Is Deriving from a Concrete Class Bad?

Written by on August 7, 2016 in Julia, Programming with 0 Comments

In my first post on Julia, I noted that the language does not allow deriving from a concrete (i.e., non-abstract) class. It definitely came as a surprise because in most OO languages (C++, Java, Scala, C#, etc.) such a restriction does not exist.

It is true that when you design an inheritance hierarchy, you have to satisfy the Liskov Substitution Principle. For instance, it does not make sense to derive Car from SpaceShuttle because by no stretch of imagination can we say that a Car is-a SpaceShuttle. By the way, this is a modelling issue and is not enforced by most programming languages (that I am familiar with). And as long as you model the world reasonably well (remember that no model is perfect), your program is deemed good and fit for use.

In the context of Julia, we are talking about deriving a class from a concrete class. A concrete class is one which can be instantiated to create objects of that type. A concrete class is supposed to have fully-defined behaviour and hence is independently usable. An abstract class is the opposite of concrete class. It has either no behaviour or partially-defined behaviour and so cannot be independently used, or instantiated directly. An example of abstract class would be Shape, whereas Rectangle is a concrete class. In a majority of cases, it probably makes sense to derive Rectangle from Shape. While you can create Rectangle objects, you cannot create Shape objects.

What about Ellipse and Circle? If Ellipse is a concrete class, does it make sense to derive Circle from it? Or the other way? See this and this for some interesting discussion on this debate!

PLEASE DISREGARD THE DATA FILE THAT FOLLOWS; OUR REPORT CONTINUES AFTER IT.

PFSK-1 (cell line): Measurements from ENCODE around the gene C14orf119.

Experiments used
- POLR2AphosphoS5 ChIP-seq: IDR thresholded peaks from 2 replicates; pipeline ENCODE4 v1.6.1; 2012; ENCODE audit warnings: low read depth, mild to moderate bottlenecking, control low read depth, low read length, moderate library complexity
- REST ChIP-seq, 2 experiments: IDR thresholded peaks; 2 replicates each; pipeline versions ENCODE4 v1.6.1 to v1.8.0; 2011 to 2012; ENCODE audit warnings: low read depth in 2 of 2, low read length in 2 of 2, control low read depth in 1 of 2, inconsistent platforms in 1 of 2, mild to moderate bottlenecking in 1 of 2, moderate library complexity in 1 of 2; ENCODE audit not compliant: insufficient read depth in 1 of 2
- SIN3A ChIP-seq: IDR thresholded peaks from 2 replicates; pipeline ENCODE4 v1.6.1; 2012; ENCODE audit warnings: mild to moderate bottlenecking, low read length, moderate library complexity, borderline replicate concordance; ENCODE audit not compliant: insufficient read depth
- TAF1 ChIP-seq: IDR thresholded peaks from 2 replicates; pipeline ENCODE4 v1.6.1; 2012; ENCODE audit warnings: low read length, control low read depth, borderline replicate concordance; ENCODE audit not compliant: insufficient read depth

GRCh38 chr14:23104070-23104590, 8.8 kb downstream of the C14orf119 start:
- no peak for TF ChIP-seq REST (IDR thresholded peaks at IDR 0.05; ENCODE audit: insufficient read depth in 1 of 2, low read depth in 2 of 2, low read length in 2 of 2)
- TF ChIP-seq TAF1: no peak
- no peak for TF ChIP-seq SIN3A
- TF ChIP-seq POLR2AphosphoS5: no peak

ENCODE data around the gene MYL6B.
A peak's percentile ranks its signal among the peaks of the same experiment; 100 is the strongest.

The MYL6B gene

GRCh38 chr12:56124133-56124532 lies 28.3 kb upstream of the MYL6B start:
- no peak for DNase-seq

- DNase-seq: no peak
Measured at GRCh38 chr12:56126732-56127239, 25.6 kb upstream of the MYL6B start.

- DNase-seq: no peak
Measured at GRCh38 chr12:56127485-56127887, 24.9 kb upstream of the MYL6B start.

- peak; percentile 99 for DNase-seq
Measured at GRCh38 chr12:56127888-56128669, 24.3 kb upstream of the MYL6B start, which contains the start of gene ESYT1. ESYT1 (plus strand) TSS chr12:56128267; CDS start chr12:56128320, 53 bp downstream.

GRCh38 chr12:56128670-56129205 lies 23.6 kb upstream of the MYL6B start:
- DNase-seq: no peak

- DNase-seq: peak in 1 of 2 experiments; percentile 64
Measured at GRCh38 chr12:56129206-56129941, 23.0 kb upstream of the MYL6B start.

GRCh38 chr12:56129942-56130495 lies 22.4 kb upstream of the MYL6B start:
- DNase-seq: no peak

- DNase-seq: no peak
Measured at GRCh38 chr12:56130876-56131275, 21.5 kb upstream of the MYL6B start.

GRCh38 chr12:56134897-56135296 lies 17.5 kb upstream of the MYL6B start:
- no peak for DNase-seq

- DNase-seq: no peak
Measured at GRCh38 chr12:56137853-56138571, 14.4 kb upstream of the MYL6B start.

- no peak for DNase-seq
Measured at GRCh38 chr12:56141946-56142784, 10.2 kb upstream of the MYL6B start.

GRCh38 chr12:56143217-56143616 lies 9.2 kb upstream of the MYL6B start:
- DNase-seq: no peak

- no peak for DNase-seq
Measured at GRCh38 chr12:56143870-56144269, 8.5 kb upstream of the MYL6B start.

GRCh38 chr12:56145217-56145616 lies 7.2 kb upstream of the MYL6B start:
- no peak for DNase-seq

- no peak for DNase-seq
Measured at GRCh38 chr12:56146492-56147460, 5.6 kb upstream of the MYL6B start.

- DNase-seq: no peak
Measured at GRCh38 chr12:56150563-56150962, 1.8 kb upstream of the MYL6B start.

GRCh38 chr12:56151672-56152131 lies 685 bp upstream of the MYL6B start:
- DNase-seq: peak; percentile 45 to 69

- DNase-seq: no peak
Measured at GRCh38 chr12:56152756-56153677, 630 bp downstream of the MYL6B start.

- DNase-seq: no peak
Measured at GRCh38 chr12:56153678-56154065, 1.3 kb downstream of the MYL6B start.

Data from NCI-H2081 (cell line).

In the book C++ Coding Standards: 101 Rules, Guidelines, and Best Practices, Herb Sutter and Andrei Alexandrescu propose several guidelines in this regard:

Item 32. Be clear what kind of class you’re writing

Item 34. Prefer composition to inheritance

Item 35. Avoid inheriting from classes that were not designed to be base classes

Item 37. Public inheritance is substitutability. Inherit, not to reuse, but to be reused

A careful reading of these sections will convey the idea that it is not wise to derive from a concrete class, reinforcing Julia’s design choice.

Are there acceptable examples where a class is derived from a concrete base class? 

I think it is fairly common in GUI frameworks. For example, in Java Swing, we have:

javax.swing.JTextPane extends javax.swing.JEditorPane

javax.swing.JCheckBoxMenuItem extends javax.swing.JMenuItem

Another Java example outside the GUI framework is java.util.LinkedHashMap<Key, Val> extending java.util.HashMap<Key, Val>

An example where Colourpoint is derived from Point is discussed in this tutorial on Scala.

In his book C++ Programming Style, Tom Cargill discusses an interesting example of Constructor Specialization (Page 20). Here, the derived class exists merely to provide a convenient (specialized) constructor; it adds no extra functionality, nor overrides any parent behaviour.

// Slightly modified for our discussion here.

class Component {


char *name;

int price;

int rebate;


Component(const char *nm, int pr, int reb) : name(nm), price(pr), rebate(reb) {}

// Other methods…


class Monitor : public Component {


Monitor(const char *nm, int pr, int reb = 0) : Component(nm, pr, reb) {}


Component cdrom(“CD ROM”, 1000, 10);

Monitor mono(“Mono”, 2000);

Here, Monitor class exists only for providing a more convenient instantiation syntax.

A common example discussed when teaching about inheritance is the Employee vs. Manager relationship. In his classic text, The C++ Programming Language (4th Edition), Bjarne Stroustrup devotes several pages showing how it makes sense to derive Manager class from Employee class, and even shows how a Director can be derived from Manager. In his example, all of these are concrete classes. In Julia this is not valid!

Since one of the main goals of inheritance is reuse of behaviour, I feel it should be left to the modeller/developer to decide how such a reuse can be achieved (subject to the Liskov principle) in a programming language that he chooses for implementation. In my view, preventing legitimate cases of deriving from a concrete class would only force the developer to implement a contrived hierarchy (by introducing unnecessary abstract base classes), which can lead to difficult-to-maintain code and/or inefficient code.

I hope the designers of Julia take a re-look at this language restriction!

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